week's theme: Cooking like a gourmet!
1. to cook (meat or vegetables) by browning briefly in hot fat, adding a
small amount of liquid, and cooking at a low temperature in a covered pot:
"I am devoting the better part of this rainy afternoon to reading and
Approximately 1797; from French, 'braise': live coals; from Old French, 'brese':
embers; of Germanic origin.
1. to cook partially by boiling briefly, usually before frying or roasting:
"The trick to my amazing home fries is to parboil the potatoes, then fry
them with garlic and finish them with teriyaki sauce."
2. to make uncomfortably hot
Approximately 1381; from Medieval Latin, 'perbullire': to boil thoroughly;
from Latin, 'per': through, thoroughly + 'bullire': to boil. Main modern
meaning 'boil partially' is by mistaken association of the prefix with
(noun, transitive verb)
1. pieces of chicken or other meat stewed in gravy, often with carrots and
onions and served with noodles or dumplings: "Zoe subsists on salads while
her skinnier sister eats substantial meals like fricassee or lasagna every
2. to prepare (chicken or other meat) by cutting into pieces and stewing in
gravy; fricassee meats
Approximately 1568; from French, 'fricassee,' feminine past participle of 'fricasser':
to mince and cook in sauce; of uncertain origin, perhaps Medieval French 'frire':
to fry, from Latin, 'frigere': to fry or roast + 'casser,' 'quasser': to
break, to cut up, from Latin, 'quassare': to shake.
1. to extract the essence of something by boiling it: "To produce the ginger
flavor, restaurant staff will decoct the root for hours."
2. to cook until very little liquid is left; 'boil down'
noun form: decoction
Approximately 1450; from Latin, 'decoct-,' past participle of 'decoquere':
to boil down, from 'coquere': to boil, to cook.
1. a clear soup with vegetables cut into thin strips
2. (also: julienned) cut into long thin strips: "Where did my daughter learn
how to make julienne vegetables without cutting any fingers?"
Approximately 1841; from French, literally, (soup made) in the manner of
Julien, the proper name, from an otherwise unknown cook
week's theme: Going and going and going.
1. seemingly without end: "The interminable delays at the airport were
cutting into our vacation time."
2. tiresomely long; 'an interminable sermon'
noun form: interminability
adverb form: interminably
Approximately 1374; from Late Latin, 'interminabilis': unending ('in-': not
+ 'terminabilis,' from 'terminare,' from 'terminus': end, boundary).
1. unrelenting or unyielding in severity; 'relentless persecution'
2. unremitting, steady and persistent; never-ceasing; "The relentless beat
of the drums drew me in from across the park."
adverb form: relentlessly
noun form: relentlessness
Approximately 1592; from English, 'relent,' from Latin, 'lentus': slow,
viscous, supple + '-less': without.
1. not subject or susceptible to change or variation in form, quality, or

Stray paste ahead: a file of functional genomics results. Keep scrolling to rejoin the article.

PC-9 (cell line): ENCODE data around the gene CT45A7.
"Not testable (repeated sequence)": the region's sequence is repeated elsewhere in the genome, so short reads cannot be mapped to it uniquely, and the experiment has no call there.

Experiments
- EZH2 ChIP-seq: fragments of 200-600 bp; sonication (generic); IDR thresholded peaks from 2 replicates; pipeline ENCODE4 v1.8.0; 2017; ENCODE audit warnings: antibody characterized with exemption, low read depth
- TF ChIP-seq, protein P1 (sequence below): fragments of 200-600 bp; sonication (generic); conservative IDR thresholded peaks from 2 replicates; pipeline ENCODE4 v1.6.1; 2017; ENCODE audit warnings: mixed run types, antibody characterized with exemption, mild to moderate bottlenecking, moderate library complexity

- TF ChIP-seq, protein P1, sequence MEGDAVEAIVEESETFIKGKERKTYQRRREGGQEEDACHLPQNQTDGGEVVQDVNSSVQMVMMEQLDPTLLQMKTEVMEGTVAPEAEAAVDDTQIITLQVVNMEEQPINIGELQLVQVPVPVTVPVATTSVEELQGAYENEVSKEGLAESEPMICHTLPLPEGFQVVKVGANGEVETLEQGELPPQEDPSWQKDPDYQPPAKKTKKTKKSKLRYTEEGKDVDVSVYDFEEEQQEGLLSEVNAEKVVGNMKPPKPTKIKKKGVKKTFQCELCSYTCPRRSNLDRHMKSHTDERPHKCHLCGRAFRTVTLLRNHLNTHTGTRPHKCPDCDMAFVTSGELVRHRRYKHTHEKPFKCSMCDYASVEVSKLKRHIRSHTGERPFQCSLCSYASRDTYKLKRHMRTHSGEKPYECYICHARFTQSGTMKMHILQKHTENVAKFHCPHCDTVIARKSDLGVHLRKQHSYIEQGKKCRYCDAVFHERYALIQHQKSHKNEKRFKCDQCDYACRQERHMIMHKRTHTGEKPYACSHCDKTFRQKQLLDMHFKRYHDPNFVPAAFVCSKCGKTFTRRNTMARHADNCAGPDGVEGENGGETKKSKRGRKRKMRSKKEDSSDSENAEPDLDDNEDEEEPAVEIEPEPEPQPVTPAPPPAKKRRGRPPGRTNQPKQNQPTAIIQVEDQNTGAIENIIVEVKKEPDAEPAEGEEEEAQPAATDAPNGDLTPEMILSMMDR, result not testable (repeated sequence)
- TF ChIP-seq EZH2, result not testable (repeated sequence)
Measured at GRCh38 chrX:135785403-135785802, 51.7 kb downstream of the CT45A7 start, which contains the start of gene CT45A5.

nature; unable to be changed; "The view of that time was that all species
were immutable, created by God."
noun forms: immutability, immutableness
adverb form: immutably
Approximately 1412; from Latin, 'immutabilis': unchangeable ('in-': not + 'mutabilis':
changeable, from 'mutare': to change).
1. continuing at full strength or intensity; 'the winds are unabated';
'unabated violence'; "The popularity of his books among young people
adverb form: unabatedly
Approximately 1611; from 'un-': not + 'abate,' from Latin 'ad': to + 'battuere':
1. extremely persistent and untiring; "She was an indefatigable advocate of
noun forms: indefatigability, indefatigableness
adverb form: indefatigably
Approximately 1586; from Latin, 'indefatigabilis': that cannot be wearied
('in-': not + 'defatigare': to tire out, from 'de-': utterly, away + 'fatigare':
week's theme: Making me uncomfortable.
1. to assail or attack from all sides: "The zebra was beset by leopards."
2. to annoy continually or chronically
3. to surround or hem in; 'the mountains which beset it round' (Nathaniel
4. to decorate something with jewels or other ornaments
noun form: besetment
from Old English, 'besettan': to surround; of Germanic origin.
1. lack of the basic necessities of life: "Jeff has chosen a life of
privation over steady employment."
2. the act of depriving someone of something
Approximately 1340; from Latin, 'privationem': a taking away, from 'privatus,'
past participle of 'privare': to deprive.
(noun) [dis-KUM-fi-choor', dis-KUM-fi-chahr]
1. anxious embarrassment: "Everyone shifted in their seats as the
discomfiture in the dining room grew."
Approximately 1325; from Middle English, 'desconfiture' ('discomfit,' from
Old French 'desconfire': to defeat, to destroy, from 'des-': not + 'confire':
to make, to accomplish + '-ure.')
1. the act of troubling or annoying someone: "The tight living arrangement
was a great source of vexation for the whole family."
2. the psychological state of being irritated or annoyed
3. something or someone that causes anxiety
Approximately 1375; from Latin, 'vexation-,' from 'vexare': to shake, to
harass + '-ion.'
1. a persistently annoying person: "I think I have finally figured out how
to shake this gadfly off, once and for all."
2. any of various large flies that annoy livestock
Approximately 1626; from English, 'gad': goad, metal rod; from Old Norse, 'gaddr':
spike, nail; of Germanic origin.